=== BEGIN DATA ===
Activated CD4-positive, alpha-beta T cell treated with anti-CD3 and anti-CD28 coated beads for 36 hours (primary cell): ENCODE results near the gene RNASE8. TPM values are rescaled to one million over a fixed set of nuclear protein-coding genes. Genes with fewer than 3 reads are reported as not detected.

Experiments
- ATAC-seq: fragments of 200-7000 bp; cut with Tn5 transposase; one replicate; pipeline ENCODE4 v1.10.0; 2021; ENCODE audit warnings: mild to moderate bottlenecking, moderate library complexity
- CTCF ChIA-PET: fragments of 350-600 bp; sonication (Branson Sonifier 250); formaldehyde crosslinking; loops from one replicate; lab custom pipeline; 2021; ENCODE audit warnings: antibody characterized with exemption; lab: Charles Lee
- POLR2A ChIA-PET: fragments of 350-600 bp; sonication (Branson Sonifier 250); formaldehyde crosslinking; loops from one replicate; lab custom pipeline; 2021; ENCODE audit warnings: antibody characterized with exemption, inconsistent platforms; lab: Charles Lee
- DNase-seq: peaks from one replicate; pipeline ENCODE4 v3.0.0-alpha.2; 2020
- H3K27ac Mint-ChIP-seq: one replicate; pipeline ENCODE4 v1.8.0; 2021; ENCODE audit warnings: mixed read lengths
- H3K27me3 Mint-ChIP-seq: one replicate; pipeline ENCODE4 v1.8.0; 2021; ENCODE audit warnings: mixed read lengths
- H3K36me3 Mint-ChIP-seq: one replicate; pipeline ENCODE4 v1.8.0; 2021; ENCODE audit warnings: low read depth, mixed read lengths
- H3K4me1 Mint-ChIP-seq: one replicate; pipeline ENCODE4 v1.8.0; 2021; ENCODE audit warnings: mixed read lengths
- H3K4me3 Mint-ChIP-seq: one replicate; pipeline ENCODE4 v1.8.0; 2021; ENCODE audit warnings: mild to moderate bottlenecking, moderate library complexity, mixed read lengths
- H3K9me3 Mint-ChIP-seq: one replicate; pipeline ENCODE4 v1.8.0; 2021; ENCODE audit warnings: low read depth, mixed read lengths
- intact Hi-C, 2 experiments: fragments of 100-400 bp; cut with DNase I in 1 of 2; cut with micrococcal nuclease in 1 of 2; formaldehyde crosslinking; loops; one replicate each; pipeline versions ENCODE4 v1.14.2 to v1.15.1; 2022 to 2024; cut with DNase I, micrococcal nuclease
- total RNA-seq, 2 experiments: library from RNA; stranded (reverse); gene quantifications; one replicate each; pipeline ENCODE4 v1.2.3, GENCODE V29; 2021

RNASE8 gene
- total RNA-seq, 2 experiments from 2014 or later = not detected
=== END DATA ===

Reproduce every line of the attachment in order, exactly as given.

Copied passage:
Activated CD4-positive, alpha-beta T cell treated with anti-CD3 and anti-CD28 coated beads for 36 hours (primary cell): ENCODE results near the gene RNASE8. TPM values are rescaled to one million over a fixed set of nuclear protein-coding genes. Genes with fewer than 3 reads are reported as not detected.

Experiments
- ATAC-seq: fragments of 200-7000 bp; cut with Tn5 transposase; one replicate; pipeline ENCODE4 v1.10.0; 2021; ENCODE audit warnings: mild to moderate bottlenecking, moderate library complexity
- CTCF ChIA-PET: fragments of 350-600 bp; sonication (Branson Sonifier 250); formaldehyde crosslinking; loops from one replicate; lab custom pipeline; 2021; ENCODE audit warnings: antibody characterized with exemption; lab: Charles Lee
- POLR2A ChIA-PET: fragments of 350-600 bp; sonication (Branson Sonifier 250); formaldehyde crosslinking; loops from one replicate; lab custom pipeline; 2021; ENCODE audit warnings: antibody characterized with exemption, inconsistent platforms; lab: Charles Lee
- DNase-seq: peaks from one replicate; pipeline ENCODE4 v3.0.0-alpha.2; 2020
- H3K27ac Mint-ChIP-seq: one replicate; pipeline ENCODE4 v1.8.0; 2021; ENCODE audit warnings: mixed read lengths
- H3K27me3 Mint-ChIP-seq: one replicate; pipeline ENCODE4 v1.8.0; 2021; ENCODE audit warnings: mixed read lengths
- H3K36me3 Mint-ChIP-seq: one replicate; pipeline ENCODE4 v1.8.0; 2021; ENCODE audit warnings: low read depth, mixed read lengths
- H3K4me1 Mint-ChIP-seq: one replicate; pipeline ENCODE4 v1.8.0; 2021; ENCODE audit warnings: mixed read lengths
- H3K4me3 Mint-ChIP-seq: one replicate; pipeline ENCODE4 v1.8.0; 2021; ENCODE audit warnings: mild to moderate bottlenecking, moderate library complexity, mixed read lengths
- H3K9me3 Mint-ChIP-seq: one replicate; pipeline ENCODE4 v1.8.0; 2021; ENCODE audit warnings: low read depth, mixed read lengths
- intact Hi-C, 2 experiments: fragments of 100-400 bp; cut with DNase I in 1 of 2; cut with micrococcal nuclease in 1 of 2; formaldehyde crosslinking; loops; one replicate each; pipeline versions ENCODE4 v1.14.2 to v1.15.1; 2022 to 2024; cut with DNase I, micrococcal nuclease
- total RNA-seq, 2 experiments: library from RNA; stranded (reverse); gene quantifications; one replicate each; pipeline ENCODE4 v1.2.3, GENCODE V29; 2021

RNASE8 gene
- total RNA-seq, 2 experiments from 2014 or later = not detected